You may also have to make some employee deductions that are specific only to your organization. These include retirement plans, life insurance, and extended health benefits.
If you’re unsure of the amount of EI you must deduct for a pay period, visit the online calculator on the CRA’s website.
Step 4: Remit the deductions to the CRA
When it comes to remitting the deductions, you can do so electronically or with paper remittance vouchers. If you use paper, then you will receive the statements of accounts via email. If you choose to remit electronically, you can view your transactions and statements via your online My Business Account.
New employers are classified as regular remitters. You must remit your deductions so that the CRA receives them before the 15th of the following month. Later, after you establish a remittance history, you can be reclassified as an accelerated or quarterly remitter. You will then have to complete less paperwork.
Step 5: Complete information returns and T4 slips
The last step is to complete a T4 slip for each employee and fill out the T4 summary form. You must file T4 information returns and give T4 slips to employees on or before the last day of February.
You can fill out the T4 slips electronically with CRA’s T4 web form application, or use an online PDF. Similarly, you can file the T4 summary form electronically or in paper form. For the latter, you will have to send the original summary along with the related T4 slips to Jonquière Tax Centre.
When do you have to submit the remittance?
The remittance submission schedule for your payroll deductions depends on your business’s average monthly withholding amount (AMWA), or the monthly average of the total payroll yearly deductions paid to the CRA.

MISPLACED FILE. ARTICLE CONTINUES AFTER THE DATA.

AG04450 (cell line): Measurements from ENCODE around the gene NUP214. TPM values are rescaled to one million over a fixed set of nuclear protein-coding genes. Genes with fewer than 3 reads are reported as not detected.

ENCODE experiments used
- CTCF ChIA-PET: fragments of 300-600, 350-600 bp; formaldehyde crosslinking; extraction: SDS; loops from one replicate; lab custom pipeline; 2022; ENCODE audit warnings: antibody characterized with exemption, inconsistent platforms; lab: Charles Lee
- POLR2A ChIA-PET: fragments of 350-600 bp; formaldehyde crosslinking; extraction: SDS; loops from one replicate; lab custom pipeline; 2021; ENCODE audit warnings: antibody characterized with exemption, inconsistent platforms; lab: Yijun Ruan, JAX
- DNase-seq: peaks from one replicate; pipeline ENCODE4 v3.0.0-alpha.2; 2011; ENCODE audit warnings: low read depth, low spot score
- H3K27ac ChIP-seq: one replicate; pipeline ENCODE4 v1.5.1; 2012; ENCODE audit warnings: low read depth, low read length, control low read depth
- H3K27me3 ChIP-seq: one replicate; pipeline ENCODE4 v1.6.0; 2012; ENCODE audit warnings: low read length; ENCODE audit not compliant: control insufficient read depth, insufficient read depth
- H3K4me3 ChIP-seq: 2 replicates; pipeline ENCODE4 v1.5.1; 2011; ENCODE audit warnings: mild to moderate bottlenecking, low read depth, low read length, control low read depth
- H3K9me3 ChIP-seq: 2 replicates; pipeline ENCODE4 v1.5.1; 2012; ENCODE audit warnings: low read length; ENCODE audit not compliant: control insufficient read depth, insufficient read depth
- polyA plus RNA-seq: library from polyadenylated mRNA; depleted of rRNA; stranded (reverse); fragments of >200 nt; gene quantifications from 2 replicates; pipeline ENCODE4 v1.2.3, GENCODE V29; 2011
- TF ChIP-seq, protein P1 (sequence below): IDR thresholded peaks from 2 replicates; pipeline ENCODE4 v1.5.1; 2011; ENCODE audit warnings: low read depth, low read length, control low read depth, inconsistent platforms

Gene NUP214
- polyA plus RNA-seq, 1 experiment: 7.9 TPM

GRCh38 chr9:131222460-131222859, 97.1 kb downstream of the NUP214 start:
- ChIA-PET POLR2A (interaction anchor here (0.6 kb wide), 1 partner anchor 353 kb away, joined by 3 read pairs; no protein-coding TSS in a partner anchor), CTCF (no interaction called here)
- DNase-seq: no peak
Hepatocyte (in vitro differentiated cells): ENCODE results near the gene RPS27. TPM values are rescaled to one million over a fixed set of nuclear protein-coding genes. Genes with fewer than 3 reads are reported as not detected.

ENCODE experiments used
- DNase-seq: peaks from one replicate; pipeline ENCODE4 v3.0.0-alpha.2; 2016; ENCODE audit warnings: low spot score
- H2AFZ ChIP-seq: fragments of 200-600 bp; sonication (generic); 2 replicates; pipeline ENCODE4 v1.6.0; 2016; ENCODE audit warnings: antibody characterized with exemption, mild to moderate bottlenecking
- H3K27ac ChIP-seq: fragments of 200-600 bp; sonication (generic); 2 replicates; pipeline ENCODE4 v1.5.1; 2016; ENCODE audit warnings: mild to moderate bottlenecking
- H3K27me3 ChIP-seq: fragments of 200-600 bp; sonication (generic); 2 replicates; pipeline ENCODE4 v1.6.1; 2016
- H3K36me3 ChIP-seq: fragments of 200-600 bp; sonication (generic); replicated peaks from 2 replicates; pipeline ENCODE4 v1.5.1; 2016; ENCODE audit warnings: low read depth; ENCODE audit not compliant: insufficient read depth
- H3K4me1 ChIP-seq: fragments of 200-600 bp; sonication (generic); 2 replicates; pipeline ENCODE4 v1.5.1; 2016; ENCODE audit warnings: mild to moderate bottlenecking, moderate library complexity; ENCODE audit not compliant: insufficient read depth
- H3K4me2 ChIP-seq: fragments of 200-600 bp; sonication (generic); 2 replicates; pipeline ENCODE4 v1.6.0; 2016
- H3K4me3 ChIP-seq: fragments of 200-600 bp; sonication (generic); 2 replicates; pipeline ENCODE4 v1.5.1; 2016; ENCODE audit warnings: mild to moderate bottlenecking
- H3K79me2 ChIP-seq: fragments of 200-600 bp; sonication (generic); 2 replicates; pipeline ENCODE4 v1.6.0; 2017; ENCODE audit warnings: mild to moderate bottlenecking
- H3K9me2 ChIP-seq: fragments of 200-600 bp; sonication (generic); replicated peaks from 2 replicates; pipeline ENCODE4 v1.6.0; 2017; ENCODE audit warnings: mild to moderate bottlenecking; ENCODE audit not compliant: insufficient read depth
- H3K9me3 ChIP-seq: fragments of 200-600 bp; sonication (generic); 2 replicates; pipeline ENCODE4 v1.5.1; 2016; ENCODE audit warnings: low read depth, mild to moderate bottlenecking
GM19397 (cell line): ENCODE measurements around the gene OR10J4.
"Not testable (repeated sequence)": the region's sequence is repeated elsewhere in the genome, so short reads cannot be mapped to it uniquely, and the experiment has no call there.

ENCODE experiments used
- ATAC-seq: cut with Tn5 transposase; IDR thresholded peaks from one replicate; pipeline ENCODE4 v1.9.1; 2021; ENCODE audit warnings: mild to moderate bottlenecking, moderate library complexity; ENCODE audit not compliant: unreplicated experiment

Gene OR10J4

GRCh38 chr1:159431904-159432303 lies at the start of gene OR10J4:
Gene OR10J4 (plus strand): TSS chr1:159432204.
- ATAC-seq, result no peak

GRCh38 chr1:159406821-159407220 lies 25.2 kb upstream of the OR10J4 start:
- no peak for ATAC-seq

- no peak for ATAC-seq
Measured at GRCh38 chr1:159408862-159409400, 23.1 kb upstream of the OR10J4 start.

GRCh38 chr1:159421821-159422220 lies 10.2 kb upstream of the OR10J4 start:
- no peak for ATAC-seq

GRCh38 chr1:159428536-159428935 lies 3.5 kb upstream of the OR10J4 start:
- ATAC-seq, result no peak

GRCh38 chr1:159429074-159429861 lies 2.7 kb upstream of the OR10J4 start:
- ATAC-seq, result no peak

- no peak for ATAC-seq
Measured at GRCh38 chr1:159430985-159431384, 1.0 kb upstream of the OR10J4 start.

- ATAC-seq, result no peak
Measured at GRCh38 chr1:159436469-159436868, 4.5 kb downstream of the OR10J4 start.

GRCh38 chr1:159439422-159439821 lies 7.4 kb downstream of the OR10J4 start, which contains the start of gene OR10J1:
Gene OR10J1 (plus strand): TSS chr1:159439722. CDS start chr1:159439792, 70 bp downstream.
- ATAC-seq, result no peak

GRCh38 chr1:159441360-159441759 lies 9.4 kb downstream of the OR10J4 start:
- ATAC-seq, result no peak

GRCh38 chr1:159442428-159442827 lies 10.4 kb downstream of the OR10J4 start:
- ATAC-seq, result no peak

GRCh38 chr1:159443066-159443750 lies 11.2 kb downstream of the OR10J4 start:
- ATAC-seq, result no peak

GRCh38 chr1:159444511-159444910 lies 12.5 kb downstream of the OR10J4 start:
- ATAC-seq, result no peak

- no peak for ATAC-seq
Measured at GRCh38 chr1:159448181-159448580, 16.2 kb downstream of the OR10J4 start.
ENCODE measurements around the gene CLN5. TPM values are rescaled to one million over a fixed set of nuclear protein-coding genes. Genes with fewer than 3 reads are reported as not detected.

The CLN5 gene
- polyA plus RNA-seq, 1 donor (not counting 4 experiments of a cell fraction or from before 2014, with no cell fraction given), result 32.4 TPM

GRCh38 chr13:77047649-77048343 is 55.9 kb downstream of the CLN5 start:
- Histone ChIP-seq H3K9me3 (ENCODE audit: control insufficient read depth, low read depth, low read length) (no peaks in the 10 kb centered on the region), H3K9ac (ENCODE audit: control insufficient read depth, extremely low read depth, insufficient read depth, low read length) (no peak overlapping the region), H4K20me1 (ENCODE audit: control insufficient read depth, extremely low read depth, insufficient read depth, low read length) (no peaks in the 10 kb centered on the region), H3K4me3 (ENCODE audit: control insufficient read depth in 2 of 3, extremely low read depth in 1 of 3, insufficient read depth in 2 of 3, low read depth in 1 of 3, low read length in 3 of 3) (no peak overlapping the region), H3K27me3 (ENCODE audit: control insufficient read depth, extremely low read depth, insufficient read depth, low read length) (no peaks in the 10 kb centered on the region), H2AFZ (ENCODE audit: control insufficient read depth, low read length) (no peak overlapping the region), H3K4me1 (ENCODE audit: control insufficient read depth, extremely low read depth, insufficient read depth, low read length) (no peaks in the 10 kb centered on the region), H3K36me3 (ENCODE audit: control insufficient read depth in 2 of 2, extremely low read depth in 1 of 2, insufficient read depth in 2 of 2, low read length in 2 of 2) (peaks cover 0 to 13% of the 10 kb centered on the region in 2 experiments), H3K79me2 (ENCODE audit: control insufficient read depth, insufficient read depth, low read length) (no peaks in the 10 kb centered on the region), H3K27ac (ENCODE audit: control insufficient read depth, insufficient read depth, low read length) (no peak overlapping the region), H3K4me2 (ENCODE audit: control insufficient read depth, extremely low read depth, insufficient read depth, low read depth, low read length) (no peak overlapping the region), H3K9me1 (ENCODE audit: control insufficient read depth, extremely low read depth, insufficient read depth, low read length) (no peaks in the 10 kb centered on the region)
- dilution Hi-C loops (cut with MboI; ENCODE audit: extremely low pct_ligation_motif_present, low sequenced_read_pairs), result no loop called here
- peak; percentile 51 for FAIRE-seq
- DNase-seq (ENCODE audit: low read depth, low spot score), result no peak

Your remittance classification and the due dates also depend on the yearly AMWA of your company.
You are classified as a new remitter if:
- You’re a new employer or have never made remittance payments ever before;
- The due date for your remittances is the 15th of the following month for which the deductions were made.
You are classified as a regular remitter if:
- You’re a new employer, and your AMWA history is less than two years, or your two-year AMWA is less than $25,000.
- The due date for your remittances is also the 15th of the following month for which you made deductions.
You are classified as an accelerated remitter if:
- Your two-year AMWA ranges from $25,000 to $99,999.99. In this case, you are a threshold one accelerated remitter, and the remittances for the payroll processed till the 15th of the month are due on the 25th of the same month. For payrolls processed on the 16th or later, the due date is the 10th of the following month.
- Your two-year AMWA is more than $100,000, in which case you are a threshold two accelerated remitter. In this case, the due date for the processed payroll is the third business day, excluding the weekend and public holidays, after the end of these periods:
- 1st-7th of the month;
- 8th-14th of the month;
- 15th-21st of the month;
- 22nd-last day of the month.
You are classified as a quarterly remitter if:
- You’re a small business owner with a two-year AMWA of below $3,000 and have an ideal compliance history with the CRA. In this case, your remittances are due on or before or the 15th day of April, July, October, and January for the total payrolls processed in the previous quarter.
All business records, including those related to payroll, should be kept at your business place or at your residence in the country, unless you have permission from the CRA to keep them somewhere else. Also, remember that the business records, along with supporting documents, must be kept for six years.
Failure to comply with the Canadian payroll requirements can result in penalties ranging from $1,000 to $25,000, imprisonment of up to a year, or both.
Common payroll remittance errors
It is common to have deduction errors while calculating payroll remittances. For instance, you might find that you are over- or under-remitted. In such cases, it is crucial that you alert the CRA and rectify the discrepancies as soon as you can.
If you under-remit, then you can just remit the remaining amount to the CRA instantly and mention the remitting periods that they apply to. The CRA may charge interest or a late remittance penalty if you are past the due date.
If you over-remitted, you may reduce the next remittance for the current year by the amount you over-remitted. If your over-remittance was for a prior year, you may ask for a refund or transfer of credit.